Shapers can drop packets when there's too much traffic. You have 242 drops across 173428 packets, which equals a cumulative drop percentage of (about) .14. This is offen acceptable. If these drops are due to transient congestion, you might be able reduce these drops by: increasing the queue depth, use peak shaping, or increase Bc (as Paolo suggests).
Paolo notes the Bc is setting a Tc of only 4 ms. I think I've noticed this now might be the default for the later 12.4 "T" software (previously default, I believe, usually was 25 ms). If it is a late 12.4T version (e.g. 12.4.2xT), I believe I've also noticed, what to me appears to be, a bug with shapers dropping traffic way below CIR rate (haven't reported it yet, but doesn't seem to behave that way if you back down a couple of T releases [i.e. at or before 12.4.15Tx]).
Excellant point! I believe I've read that recommendation too. Primary reason, I recall, something about the token bucket(s) would never have enough tokens to forward a packet larger than Bc. I would hope, though, if Cisco is now defaulting to a 4 ms Tc, that's this is no longer an issue. The low overall drop percentage, perhaps, might so indicate. If it doesn't, then you would want Bc to be large enough to handle largest packet size you might pass through the shaper.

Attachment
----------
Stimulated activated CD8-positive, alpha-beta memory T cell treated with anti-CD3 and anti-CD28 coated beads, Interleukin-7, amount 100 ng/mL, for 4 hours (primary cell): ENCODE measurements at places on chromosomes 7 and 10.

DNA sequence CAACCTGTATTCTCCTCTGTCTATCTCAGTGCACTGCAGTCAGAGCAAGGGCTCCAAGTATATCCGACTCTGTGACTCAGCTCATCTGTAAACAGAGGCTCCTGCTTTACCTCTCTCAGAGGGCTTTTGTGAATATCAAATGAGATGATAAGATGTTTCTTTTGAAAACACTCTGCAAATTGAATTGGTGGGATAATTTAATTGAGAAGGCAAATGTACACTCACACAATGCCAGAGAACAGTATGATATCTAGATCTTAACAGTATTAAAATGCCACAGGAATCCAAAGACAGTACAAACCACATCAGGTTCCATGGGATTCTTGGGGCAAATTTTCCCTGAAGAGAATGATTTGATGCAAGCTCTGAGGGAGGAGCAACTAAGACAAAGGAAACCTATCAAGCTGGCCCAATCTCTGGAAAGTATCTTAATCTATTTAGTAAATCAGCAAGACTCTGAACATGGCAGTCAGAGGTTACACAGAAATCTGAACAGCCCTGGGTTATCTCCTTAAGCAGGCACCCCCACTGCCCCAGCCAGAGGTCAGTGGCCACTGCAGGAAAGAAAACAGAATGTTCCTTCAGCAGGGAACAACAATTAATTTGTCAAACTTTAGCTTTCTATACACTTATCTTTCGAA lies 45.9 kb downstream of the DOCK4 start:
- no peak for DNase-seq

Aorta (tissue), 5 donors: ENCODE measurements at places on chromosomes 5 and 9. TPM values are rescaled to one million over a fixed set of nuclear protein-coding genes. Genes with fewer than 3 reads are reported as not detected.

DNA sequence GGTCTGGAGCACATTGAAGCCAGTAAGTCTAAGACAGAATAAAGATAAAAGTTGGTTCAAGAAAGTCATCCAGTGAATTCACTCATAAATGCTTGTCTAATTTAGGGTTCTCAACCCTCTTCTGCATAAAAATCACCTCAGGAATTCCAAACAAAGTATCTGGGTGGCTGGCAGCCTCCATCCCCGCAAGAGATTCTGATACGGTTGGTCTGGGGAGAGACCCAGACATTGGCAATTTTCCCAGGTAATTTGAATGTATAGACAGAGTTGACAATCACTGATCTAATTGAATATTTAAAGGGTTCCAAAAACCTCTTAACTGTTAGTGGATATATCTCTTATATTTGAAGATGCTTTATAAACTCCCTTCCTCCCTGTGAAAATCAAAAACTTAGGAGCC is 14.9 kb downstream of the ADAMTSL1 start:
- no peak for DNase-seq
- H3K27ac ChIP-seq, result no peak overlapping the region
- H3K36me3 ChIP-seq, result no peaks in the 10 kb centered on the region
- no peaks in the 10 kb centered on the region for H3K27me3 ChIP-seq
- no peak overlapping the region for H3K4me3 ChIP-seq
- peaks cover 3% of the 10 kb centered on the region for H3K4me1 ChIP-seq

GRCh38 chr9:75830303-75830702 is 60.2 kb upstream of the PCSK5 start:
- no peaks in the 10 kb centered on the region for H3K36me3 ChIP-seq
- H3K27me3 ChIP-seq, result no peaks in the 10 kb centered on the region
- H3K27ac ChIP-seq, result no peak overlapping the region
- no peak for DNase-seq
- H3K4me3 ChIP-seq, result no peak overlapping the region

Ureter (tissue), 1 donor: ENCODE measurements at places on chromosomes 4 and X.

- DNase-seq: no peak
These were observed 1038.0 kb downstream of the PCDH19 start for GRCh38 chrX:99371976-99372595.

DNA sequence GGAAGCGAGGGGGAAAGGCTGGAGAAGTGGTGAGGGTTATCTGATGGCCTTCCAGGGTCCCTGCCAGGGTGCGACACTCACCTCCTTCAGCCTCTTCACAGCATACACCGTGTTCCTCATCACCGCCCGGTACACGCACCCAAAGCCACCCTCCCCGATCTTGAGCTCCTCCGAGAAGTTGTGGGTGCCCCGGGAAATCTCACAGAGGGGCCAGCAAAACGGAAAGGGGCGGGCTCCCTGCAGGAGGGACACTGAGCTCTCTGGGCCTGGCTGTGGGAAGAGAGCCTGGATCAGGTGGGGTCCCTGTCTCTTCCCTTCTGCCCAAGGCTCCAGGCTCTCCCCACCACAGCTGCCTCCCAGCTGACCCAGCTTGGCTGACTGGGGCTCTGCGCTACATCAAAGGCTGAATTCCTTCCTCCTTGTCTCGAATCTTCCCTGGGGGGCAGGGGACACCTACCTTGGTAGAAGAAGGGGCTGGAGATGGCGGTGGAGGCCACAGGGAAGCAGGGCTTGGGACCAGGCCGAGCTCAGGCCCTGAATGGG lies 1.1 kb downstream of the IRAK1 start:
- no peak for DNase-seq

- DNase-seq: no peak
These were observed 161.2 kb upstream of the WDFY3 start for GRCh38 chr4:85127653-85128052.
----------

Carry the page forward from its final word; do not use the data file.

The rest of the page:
This is actually a pretty cool feature, i didn't even know it existed until I was looking for a solution to advertise a subnet (prefix in BGP talk), only if a certain condition existed. This is exactly what conditional advertisements does
j ai une question j ai achete un routeur cisco 887VA-k9 , je le configuré avec la configuration ci- dessous
si je le lier avec mon pc portable sur l un de ses ports directement ça marche toute est bien ( la connexion internet + m...
Attached policy provides CLI access to the Cisco 4G router over text messaging. Two files are in the attached .tar file:
2. PDF with instructions on how to load and use the .tcl file.